UK farming unions set out priorities for next phase of Brexit
Wednesday, 28 March, 2018
The four UK farming unions have agreed a set of priorities for achieving the best Brexit outcome for UK farming. Presidents Barclay Bell, Ulster Farmers’ Union; Minette Batters, National Farmers Union; Andrew McCornick, NFU Scotland; and John Davies, NFU Cymru are calling on the UK government to get behind farmers and the high quality, safe and affordable food they produce.
The statement comes as the UK moves to the next phase of Brexit negotiations following the sign-off on the framework for a future relationship between the UK and EU.
The UK presidents said:
“A well-managed Brexit must herald an agricultural revolution. Enabling UK farmers to continue to deliver high quality, safe, affordable and responsibly produced food for all UK consumers, whatever their income. Our farming and food sector has some of the best standards of food safety, animal welfare and traceability in the world. Brexit should celebrate these standards and new third country trade agreements must not undermine them.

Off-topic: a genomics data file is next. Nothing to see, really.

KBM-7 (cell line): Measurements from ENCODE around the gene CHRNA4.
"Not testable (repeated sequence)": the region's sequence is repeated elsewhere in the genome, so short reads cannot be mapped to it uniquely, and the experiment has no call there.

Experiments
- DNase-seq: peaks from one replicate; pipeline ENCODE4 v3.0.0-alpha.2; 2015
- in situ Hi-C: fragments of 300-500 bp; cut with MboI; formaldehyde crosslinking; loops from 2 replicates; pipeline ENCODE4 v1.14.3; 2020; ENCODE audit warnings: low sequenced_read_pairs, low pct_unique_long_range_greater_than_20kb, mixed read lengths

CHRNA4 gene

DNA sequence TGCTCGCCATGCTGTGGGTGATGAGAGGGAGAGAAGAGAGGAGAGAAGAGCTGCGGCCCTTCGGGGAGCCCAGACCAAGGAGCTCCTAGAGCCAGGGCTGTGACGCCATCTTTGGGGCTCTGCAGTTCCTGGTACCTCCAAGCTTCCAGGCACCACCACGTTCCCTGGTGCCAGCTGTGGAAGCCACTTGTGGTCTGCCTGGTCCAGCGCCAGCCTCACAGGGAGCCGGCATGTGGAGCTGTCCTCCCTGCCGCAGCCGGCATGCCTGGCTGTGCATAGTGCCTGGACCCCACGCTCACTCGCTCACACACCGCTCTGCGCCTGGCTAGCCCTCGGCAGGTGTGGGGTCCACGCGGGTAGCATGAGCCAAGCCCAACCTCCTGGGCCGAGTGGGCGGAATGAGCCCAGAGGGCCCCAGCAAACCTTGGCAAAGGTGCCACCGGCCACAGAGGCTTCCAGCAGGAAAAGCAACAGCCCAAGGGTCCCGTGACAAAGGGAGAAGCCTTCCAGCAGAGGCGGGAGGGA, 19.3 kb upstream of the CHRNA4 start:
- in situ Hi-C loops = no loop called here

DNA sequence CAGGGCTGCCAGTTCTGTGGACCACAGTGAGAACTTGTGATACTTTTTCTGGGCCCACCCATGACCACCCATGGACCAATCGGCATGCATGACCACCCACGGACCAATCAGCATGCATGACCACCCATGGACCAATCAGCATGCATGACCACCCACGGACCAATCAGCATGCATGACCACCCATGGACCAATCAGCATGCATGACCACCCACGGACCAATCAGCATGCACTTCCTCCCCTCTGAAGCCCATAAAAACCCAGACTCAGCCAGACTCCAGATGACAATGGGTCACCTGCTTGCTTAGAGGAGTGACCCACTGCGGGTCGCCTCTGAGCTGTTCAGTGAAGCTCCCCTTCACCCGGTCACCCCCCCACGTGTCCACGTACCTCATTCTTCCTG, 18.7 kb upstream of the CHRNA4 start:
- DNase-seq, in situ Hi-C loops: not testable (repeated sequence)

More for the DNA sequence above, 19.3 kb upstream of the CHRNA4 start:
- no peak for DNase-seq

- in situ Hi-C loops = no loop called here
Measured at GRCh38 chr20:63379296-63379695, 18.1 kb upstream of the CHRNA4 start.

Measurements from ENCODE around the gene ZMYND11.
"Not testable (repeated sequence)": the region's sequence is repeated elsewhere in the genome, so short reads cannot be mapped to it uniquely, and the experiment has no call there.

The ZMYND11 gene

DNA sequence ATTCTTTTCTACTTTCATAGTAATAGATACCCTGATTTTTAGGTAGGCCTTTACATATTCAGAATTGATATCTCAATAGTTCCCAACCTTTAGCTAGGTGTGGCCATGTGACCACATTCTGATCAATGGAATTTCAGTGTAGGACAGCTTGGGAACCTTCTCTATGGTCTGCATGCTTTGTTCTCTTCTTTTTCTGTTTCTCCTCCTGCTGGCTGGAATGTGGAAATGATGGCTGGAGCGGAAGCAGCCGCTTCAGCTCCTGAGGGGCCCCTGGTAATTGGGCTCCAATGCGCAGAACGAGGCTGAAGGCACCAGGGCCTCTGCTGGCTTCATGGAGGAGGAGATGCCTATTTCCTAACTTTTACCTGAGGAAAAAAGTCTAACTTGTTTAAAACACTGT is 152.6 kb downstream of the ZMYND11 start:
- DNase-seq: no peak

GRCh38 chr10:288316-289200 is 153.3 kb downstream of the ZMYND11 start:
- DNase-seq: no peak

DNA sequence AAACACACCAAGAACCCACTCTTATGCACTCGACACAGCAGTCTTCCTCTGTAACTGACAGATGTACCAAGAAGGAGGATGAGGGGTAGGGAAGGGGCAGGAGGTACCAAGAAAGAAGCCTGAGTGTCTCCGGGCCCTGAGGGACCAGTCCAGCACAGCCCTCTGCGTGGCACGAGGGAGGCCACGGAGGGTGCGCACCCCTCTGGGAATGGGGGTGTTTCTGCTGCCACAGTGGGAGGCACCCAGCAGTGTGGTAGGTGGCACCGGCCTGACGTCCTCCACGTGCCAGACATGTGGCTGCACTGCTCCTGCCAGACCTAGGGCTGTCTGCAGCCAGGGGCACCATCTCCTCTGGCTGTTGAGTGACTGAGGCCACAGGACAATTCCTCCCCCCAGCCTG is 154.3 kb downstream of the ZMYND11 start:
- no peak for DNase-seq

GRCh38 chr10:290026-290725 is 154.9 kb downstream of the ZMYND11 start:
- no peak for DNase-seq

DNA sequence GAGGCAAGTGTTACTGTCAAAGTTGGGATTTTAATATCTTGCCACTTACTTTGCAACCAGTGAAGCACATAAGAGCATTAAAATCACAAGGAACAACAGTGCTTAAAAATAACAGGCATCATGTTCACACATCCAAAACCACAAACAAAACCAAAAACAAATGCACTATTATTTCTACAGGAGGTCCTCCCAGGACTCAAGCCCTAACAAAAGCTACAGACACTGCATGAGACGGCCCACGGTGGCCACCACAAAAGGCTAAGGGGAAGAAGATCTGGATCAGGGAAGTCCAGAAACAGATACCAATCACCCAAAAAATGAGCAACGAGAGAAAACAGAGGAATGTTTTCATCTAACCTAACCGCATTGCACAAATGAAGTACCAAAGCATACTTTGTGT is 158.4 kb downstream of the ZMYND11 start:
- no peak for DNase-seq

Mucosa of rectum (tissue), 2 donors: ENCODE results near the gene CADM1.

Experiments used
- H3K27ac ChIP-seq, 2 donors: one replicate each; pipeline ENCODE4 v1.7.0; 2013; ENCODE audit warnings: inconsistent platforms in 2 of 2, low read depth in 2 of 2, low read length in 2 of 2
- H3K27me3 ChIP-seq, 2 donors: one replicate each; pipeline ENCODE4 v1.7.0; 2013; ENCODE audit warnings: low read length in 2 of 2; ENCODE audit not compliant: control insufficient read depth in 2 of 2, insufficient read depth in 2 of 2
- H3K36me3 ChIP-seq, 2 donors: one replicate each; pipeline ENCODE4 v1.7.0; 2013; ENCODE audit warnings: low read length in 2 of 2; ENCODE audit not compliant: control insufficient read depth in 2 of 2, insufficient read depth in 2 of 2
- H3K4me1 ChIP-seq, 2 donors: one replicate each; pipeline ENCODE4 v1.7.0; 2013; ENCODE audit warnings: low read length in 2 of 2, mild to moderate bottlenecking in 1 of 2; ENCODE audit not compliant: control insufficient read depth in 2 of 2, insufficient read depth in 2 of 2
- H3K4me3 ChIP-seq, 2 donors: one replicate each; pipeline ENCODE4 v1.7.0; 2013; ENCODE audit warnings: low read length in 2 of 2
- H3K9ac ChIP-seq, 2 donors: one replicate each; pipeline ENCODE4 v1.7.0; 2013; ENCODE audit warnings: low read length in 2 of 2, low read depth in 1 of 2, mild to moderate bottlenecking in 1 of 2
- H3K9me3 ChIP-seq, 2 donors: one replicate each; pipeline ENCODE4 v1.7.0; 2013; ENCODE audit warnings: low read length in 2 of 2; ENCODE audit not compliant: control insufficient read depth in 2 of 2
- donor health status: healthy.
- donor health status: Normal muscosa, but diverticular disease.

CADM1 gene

“Alongside food production, UK farmers manage 70 per cent of the UK land. Our efforts to manage the environment are critical. Healthy soils, clean water, vibrant wildlife and managed landscapes are both the result and underpinning of sustainable food production.
“Brexit is going to bring fundamental change to our sector. A sector that has been driven by European farm and environmental regulation for over 40 years. While we are leaving the political union, we must retain frictionless access to European markets.
“Governments across the UK are ‘taking back control’ for agricultural policy. The farming ministers in all four regions must collaborate, as the UK farming unions are doing. We want to see policy changes that are fair to all farms irrespective of size or system, with sufficient time for farm businesses to adapt. Alongside, better regulation with support and promotion of UK farming standards that protect the single UK market from competitive distortions.
“Replacing the CAP with domestic farm policy measures alone will be insufficient to see farming thrive. We also need a comprehensive approach with all parts of Government across the UK contributing, including delivering fair trade deals, continued access to labour and improved application of new technology. In particular, farmers need to be equal partners in the supply chain. Our ambition is a post-Brexit supply chain that is fair and equitable for all.
“UK farmers have a great story to tell. We call on all farmers, at this historic moment of change, to speak up for what they deliver for the UK - great food, iconic landscapes and high standards. With the right policy Britain’s farms can be more profitable, productive and progressive.”